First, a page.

Amir: So the bonus phrase is [שמי], meaning “My name is”. [שמי] Amir.
Shira: [שמי] Shira. Being able to present your name will be highly appreciated and help you on your way.
Amir: I think those are all great phrase, Shira. We’ve really given you a good head start.
Shira: I agree.
Shira: So everyone, get started with these and keep coming back for more essential and fun Hebrew here at HebrewPod101.com.


Please to leave a comment.
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Tuesday at 06:30 PM
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Get familiar with these phrases because you'll use them at least once a day, every day you are in Israel.

HebrewPod101.com Verified
Thursday at 08:44 PM
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Hi Lily,

Thank you for posting 👍

We hope you enjoyed the lesson! Please let us know in case you have any questions 👍



Team HebrewPod101.com

Monday at 05:13 AM
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HebrewPod101.com Verified
Sunday at 02:11 AM
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Shalom Ruth,

Toda raba for taking the time to leave us your comment! 😇

If you have any questions, let us know. 😉

Kind regards,

Levente (לבנטה)

Team HebrewPod101.com

Ruth Ann
Friday at 02:24 AM
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Just as we teach children their ABC's using a song, I learned the

Hebrew aleph bet via a Hebrew song as well. You can youtube it!

HebrewPod101.com Verified
Friday at 10:07 PM
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Shalom Karen,

Thank you for your comment and and feedback and welcome to hebrewPod101.com.

We are very happy to have you here and hear about your interest in studying the Hebrew language.

I think staring with learning the alphabet is a very good idea and makes sense.

Good luck and please let us know if you have any questions, we are glad to help.

Happy Hebrew learning,:smile:


Team HebrewPod101.com

Karen TM
Wednesday at 02:13 AM
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I'm so glad I finally took the plunge and enrolled with hebrewpod101.com as an absolute beginner. I have worked my way through most of the All About lessons, that is except the ones that teach you phrases etc. as I figured there was little point in doing those until I at least know the aleph bet. Maybe not logical but I am now in the process of learning the aleph bet, including the different scripts. Am I doing the right thing or should I just work my way through all the All About lessons before tackling the Absolute Beginner lessons? The choice of materials and tools is extensive and I feel pulled in different directions at this stage (a bit like a kid in a candy shop:smile:).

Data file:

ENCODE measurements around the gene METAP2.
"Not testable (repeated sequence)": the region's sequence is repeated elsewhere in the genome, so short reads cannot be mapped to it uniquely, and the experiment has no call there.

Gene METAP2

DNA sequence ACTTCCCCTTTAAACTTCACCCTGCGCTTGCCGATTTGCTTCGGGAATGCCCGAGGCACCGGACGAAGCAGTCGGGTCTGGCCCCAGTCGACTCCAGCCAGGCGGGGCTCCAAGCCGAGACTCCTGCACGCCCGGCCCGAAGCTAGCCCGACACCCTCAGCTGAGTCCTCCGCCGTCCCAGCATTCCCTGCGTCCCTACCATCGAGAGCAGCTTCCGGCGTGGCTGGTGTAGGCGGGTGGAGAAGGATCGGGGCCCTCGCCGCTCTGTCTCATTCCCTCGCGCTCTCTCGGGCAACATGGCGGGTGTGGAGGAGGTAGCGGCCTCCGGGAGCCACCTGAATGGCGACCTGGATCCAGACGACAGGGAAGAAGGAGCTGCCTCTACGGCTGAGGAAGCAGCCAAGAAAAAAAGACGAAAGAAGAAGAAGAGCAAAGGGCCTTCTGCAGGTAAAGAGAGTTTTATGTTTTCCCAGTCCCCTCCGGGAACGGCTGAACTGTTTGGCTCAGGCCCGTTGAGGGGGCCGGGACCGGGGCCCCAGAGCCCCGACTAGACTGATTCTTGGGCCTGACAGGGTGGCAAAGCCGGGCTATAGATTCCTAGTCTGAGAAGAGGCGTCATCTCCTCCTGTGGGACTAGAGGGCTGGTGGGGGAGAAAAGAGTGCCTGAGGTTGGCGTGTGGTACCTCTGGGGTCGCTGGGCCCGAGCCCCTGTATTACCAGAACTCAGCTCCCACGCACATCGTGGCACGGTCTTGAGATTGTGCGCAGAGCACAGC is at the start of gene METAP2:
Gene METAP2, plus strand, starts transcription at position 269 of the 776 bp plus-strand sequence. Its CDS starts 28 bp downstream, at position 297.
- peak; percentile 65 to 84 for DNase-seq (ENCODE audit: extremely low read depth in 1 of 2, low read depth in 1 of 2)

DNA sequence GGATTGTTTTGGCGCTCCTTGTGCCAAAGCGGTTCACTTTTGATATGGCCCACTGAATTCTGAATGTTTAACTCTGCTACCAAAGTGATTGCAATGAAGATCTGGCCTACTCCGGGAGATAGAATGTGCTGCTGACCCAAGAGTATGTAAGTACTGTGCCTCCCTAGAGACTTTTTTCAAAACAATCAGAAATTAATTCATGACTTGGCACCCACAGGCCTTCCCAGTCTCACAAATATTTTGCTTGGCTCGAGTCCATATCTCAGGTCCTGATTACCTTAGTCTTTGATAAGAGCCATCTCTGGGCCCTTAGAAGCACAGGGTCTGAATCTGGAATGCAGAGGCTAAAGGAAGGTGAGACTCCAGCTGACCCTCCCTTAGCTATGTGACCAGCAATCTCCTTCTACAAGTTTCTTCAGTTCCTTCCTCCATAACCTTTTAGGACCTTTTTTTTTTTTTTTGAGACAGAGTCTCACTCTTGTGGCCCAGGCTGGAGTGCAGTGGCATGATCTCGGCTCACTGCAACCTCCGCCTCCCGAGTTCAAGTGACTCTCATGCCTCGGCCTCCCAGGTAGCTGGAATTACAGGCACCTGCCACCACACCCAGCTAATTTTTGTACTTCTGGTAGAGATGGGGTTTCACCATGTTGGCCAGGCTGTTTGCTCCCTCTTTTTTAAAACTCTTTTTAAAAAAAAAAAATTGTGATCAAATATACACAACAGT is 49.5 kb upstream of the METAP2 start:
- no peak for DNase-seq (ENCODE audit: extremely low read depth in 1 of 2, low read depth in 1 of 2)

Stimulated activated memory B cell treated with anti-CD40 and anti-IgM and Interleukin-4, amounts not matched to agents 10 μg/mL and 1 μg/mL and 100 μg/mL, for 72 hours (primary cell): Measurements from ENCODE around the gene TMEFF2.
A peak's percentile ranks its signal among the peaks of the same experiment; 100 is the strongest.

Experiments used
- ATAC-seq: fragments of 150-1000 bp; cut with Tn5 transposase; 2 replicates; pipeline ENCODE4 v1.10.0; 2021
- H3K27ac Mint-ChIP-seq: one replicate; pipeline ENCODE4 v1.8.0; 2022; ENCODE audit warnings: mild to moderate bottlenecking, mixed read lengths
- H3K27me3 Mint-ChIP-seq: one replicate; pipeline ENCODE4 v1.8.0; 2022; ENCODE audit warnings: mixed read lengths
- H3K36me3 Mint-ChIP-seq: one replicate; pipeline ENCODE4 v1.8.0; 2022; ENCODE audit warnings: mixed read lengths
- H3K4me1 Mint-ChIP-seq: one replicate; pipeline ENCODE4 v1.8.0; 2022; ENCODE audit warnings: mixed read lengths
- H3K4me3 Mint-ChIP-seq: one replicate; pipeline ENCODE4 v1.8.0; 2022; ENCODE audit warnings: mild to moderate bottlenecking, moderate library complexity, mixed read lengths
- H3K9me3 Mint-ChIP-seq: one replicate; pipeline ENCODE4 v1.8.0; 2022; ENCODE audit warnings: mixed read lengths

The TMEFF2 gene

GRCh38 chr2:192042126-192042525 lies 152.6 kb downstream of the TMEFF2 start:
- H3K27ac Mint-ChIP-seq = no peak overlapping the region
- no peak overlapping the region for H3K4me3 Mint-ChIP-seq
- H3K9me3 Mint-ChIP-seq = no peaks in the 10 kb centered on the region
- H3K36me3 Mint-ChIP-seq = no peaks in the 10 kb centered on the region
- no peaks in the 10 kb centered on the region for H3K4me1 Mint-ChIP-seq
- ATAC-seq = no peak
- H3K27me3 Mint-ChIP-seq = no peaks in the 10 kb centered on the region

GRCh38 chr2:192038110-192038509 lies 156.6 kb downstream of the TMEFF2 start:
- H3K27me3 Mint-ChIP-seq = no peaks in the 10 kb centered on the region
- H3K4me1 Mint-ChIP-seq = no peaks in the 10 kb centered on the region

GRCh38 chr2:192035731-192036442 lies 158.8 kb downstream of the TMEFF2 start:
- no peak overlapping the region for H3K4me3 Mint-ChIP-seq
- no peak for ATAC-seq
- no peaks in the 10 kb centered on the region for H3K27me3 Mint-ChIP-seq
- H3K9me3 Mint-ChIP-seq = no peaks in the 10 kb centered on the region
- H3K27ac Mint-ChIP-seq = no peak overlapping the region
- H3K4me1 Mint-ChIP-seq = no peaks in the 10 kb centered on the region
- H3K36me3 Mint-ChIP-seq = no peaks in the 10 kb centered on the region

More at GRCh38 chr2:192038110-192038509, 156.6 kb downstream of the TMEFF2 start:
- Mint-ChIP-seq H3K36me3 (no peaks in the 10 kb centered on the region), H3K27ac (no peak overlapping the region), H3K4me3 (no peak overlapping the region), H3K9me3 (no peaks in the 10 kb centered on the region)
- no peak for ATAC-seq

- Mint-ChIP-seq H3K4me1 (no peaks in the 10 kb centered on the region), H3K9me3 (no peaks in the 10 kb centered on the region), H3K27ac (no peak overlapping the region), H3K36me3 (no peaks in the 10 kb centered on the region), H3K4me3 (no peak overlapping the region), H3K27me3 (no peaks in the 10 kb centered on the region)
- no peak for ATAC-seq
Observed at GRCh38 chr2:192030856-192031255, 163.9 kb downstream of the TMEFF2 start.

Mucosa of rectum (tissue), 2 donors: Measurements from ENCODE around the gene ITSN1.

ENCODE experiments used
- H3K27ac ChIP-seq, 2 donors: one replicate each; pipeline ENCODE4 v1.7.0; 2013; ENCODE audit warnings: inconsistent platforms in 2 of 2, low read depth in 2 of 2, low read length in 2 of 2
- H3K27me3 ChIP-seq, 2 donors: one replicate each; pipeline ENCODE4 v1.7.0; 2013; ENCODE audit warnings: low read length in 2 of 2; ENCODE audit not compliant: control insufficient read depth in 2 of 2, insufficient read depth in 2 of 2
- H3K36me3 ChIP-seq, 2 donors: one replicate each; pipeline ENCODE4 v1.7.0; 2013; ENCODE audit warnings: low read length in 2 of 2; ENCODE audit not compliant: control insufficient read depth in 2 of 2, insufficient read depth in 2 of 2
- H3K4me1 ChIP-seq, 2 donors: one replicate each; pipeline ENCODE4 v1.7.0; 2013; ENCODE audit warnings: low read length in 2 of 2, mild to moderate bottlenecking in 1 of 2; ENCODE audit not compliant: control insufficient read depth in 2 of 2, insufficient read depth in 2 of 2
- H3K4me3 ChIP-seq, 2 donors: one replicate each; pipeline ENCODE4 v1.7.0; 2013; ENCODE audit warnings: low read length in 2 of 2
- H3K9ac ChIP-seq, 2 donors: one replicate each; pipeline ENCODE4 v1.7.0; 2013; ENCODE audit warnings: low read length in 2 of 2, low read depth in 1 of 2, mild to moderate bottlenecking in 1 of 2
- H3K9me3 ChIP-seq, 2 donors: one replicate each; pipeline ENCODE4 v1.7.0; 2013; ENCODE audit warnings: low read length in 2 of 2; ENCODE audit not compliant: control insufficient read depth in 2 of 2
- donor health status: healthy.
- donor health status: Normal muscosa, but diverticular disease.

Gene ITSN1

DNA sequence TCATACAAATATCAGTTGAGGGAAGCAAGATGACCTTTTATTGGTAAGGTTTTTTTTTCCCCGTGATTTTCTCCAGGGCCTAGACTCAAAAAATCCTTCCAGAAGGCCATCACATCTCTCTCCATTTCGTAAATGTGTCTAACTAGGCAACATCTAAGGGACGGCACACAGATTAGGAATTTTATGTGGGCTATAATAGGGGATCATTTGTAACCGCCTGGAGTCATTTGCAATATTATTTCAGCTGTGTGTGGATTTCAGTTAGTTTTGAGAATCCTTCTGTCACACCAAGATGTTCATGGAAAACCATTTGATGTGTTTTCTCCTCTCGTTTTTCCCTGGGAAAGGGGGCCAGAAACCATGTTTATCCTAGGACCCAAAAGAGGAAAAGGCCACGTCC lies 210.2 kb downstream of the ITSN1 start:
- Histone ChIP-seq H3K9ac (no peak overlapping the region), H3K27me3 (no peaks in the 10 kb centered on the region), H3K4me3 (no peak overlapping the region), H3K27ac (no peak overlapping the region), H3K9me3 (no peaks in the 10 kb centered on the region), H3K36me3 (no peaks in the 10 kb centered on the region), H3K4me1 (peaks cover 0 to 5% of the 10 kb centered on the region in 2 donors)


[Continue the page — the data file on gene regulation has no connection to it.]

I think the structure of the lessons makes for lively learning and I am immensely enjoying myself. Just wonder why I didn't enrol sooner... :smile:


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Sunday at 01:04 PM
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Shalom Dianna,

Thank you so much for posting.

We are very pleased to hear that you are enjoying the lessons and find them helpful.:smile:

To your question, the answer is yes, when speaking to someone in Hebrew you have to consider THEIR gender. So if you say this phrase to a male you would say mah schlomcha, and if to a female - ma schlomech.

(Your own gender doesn't matter in this case)

Happy Hebrew learning,


Team HebrewPod101.com

Friday at 01:47 AM
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Thank you! These are very helpful phrases! I'm really enjoying the lessons so far. I had a question though... When saying "mah shlomech or mah shlomcha, do you choose masculine or feminine depending on who you are asking, a male or female? Or is it based on who is asking, a male or female. So if I, a female, said this phrase to a male would I say mah schlomcha? Shalom, Dianna

HebrewPod101.com Verified
Sunday at 11:14 PM
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Shalom MYRNA

Thank you so much for your comment and positive feedback,

We are very happy to have you here and glad that you are enjoying the lessons. :smile:

Good luck with your studies and please let us know if you have any questions,

Happy Hebrew learning,


Team HebrewPod101.com

Sunday at 05:41 AM